There are several things to be prepared for in an auction. First of all, it may not take place. If the property is listed for sale now, you may do better with a short sale than at auction. Once a property is at auction, assuming it is a bank-owned property, the lender will be looking to recover fees and costs associated with the auction. I have been at auctions where the auctioneer starts by saying that he will also be bidding for the bank. Bidding starts and once it settles out at a price the other bidders seem willing to pay, do not be surprised if the auctioneer acting on behalf of the bank, bids a whopping price and gavels it out. Needless to say this means that you may only be able to get a property at auction by overpaying. Do everything that you can to avoid the auction event. One thing that you will want to obtain is the term sheet which will include a raft of disclaimers that you will have to agree to as part of any offer or bid. It will be important to close quickly. You will want to have your legal advisor review the disclaimers. The mechanics of bidding at auction will likely include a sizable cashiers check to register to bid. That check will be cashed immediately if you are the winning bidder. So, if you really want this particular home, find a way to engage the owner before the auction, but if you do attend the auction get the input of your advisors in advance.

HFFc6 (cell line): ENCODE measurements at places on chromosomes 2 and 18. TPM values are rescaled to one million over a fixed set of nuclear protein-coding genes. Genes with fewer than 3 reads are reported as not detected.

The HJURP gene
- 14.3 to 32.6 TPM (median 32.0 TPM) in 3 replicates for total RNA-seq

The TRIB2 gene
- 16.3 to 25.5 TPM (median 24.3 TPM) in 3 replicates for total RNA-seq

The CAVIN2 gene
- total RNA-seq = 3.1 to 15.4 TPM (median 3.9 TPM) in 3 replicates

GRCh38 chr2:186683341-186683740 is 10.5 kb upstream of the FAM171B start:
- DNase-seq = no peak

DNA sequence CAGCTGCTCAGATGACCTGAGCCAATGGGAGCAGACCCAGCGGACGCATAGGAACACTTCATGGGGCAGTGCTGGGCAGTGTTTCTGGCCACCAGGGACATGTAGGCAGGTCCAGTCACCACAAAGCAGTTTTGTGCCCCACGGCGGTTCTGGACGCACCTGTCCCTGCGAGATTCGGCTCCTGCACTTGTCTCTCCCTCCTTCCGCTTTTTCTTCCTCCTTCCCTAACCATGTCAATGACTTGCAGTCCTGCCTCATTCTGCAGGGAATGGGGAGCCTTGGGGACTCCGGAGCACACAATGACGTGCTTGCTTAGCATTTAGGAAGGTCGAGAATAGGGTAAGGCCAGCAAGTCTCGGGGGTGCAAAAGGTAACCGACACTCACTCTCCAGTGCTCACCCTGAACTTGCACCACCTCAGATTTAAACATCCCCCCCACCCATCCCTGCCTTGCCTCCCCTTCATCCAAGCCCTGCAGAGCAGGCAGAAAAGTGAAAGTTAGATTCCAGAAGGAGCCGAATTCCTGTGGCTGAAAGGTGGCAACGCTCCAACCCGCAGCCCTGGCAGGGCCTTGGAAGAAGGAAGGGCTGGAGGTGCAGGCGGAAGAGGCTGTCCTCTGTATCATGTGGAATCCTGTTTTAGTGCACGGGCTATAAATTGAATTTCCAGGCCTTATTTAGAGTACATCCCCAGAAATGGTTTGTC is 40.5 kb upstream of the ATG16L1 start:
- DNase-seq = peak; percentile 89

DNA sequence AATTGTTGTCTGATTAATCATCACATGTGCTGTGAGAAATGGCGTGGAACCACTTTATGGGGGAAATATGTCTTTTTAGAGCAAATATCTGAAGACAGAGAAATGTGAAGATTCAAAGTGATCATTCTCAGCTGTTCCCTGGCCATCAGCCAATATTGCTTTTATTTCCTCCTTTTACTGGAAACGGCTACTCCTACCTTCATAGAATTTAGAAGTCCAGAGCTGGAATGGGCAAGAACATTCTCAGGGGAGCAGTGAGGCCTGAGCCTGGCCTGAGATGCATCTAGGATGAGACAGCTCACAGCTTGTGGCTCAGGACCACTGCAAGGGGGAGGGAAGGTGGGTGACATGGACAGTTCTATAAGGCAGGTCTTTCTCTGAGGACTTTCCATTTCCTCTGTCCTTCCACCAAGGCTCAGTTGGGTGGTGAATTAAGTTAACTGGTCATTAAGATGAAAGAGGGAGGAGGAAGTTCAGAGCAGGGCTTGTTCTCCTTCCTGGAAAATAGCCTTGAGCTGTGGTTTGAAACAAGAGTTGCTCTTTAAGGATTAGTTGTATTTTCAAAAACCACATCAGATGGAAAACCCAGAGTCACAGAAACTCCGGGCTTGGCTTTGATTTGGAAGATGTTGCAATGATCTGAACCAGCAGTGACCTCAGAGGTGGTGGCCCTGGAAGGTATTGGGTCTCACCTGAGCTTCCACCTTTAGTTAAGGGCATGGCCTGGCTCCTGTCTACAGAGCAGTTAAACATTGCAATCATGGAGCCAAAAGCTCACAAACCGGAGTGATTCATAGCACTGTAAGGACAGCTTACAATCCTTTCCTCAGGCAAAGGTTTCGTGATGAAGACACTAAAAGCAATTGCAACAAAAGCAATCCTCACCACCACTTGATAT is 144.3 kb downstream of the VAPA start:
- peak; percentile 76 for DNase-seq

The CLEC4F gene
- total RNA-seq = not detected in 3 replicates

Hope that is helpful...best of luck.
Chuck Braxton, REALTOR GRI